served the following flowers in full bloom:
Wallflowers, sweetwllllam, jessamine, roses
(cultivated), and wUd strawberries.
Greely Losing; His Grip,
From the Philadelphia Times, J
This weather has. been so bad for General
Greely that if be said to-morrow would be
Tuesday nobody would believe binn
A NEW YEAR.':! EVE REGRET.
Tbe coming years may bring me fame,
Health, wealth and happluess-and more;
Hay make me winner in life's game,
May grant me blessings in great store;
Yet can I not repress my tears.
Nor cease, beloved, to repine.
That ne'er again thro' coming years
Shall we see dear old '29,
'Twas then I met you", fairest one.
One dreary January day.
When, e'en as though the hidden sun
Had pierced the cloudswlth one bright ray,
Ton came into iny life nay. more,
thenceforward were this life of mine.
Now that its bark has reached tbe shore,
1 weep for.dear old '89. y
And when the blossoms came in spring,
'New life you gave to my dead heart.
My tonl you took and made It ting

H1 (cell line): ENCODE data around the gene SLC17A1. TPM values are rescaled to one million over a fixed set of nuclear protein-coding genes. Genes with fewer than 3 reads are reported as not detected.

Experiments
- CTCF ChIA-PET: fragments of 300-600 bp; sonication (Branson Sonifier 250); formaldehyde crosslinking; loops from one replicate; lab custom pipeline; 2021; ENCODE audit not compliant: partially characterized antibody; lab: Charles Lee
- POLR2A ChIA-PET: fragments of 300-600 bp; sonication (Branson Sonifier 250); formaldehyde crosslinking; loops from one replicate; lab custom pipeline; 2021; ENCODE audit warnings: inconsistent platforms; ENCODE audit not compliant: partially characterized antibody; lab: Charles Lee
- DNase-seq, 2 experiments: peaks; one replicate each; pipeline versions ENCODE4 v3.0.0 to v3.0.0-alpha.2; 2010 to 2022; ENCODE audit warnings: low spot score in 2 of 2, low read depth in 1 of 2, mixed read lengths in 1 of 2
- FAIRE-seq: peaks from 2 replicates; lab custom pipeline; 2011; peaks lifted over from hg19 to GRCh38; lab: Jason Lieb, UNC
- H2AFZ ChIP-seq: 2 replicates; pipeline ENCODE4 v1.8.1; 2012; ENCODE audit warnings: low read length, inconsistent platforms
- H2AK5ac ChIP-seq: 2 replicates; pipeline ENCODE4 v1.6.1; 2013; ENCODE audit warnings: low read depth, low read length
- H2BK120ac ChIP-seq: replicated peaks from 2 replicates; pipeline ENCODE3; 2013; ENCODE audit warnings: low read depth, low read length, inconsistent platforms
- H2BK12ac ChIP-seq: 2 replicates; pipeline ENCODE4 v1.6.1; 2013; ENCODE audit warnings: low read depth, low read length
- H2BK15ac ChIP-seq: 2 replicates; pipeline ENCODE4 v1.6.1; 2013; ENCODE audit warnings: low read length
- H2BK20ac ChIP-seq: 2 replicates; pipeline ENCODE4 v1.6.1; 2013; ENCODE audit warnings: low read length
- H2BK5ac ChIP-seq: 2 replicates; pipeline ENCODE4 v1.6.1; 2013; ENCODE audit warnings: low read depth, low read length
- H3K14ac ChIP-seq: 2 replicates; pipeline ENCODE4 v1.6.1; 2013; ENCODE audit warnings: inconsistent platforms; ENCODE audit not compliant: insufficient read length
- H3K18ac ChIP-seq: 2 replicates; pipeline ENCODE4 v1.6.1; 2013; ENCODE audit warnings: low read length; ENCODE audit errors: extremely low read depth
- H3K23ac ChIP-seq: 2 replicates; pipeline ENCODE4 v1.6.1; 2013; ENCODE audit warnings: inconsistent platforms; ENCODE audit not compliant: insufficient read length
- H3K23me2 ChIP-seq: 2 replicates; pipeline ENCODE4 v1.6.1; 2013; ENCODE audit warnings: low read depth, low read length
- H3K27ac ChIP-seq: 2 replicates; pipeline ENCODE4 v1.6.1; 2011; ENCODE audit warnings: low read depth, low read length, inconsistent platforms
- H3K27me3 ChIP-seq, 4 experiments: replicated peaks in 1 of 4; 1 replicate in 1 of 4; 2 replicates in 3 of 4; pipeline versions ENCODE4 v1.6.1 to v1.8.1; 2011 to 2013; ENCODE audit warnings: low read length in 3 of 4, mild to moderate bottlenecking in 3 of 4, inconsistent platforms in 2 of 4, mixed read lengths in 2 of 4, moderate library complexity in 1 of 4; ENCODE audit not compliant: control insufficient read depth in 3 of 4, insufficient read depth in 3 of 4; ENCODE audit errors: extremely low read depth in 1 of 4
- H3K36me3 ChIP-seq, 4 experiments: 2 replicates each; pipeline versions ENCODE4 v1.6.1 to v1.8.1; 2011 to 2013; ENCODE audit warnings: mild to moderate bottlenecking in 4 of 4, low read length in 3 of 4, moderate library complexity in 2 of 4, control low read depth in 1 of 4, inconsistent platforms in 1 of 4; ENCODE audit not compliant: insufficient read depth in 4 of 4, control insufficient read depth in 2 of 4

With gladnets when it learned Love's dart
Wa tare ot aim; and sweetly yes"
You said when I approached that shrine
Where lovers ever do eonless
In that dear spring of '89.
In autumn we were wed. To-day
The old year dies, so rilled with sweets
I'll not forget it; cherished nay
.Not e'en when death my own soul greets.
And In that distant time when all
Shall stand before the throne Divine,
My memory shall still .recall : ,,
These happy days Of '89. , , ' . ..
John Kendrttk Sangi in Harper I Baiar.
Odd Opinions and Qanlnt Observations From
Curb and Corridor.
pEANCis Mukpht, the gospel temperance
evangelist, was standing upon the street the
other afternoon talking with the Btroller, when
a smooth-faced, wide-mouthed, illy dressed
man approached and held out his hand for a
shake, sir. Murphy turned for a moment to
look at the newcomer. "Oh, you poor fellow,"
be said, with a look of compassion in his deep
gray'eyes; "I know what yon want." Mr. Mur
phy went into his pocket and prodnced a silver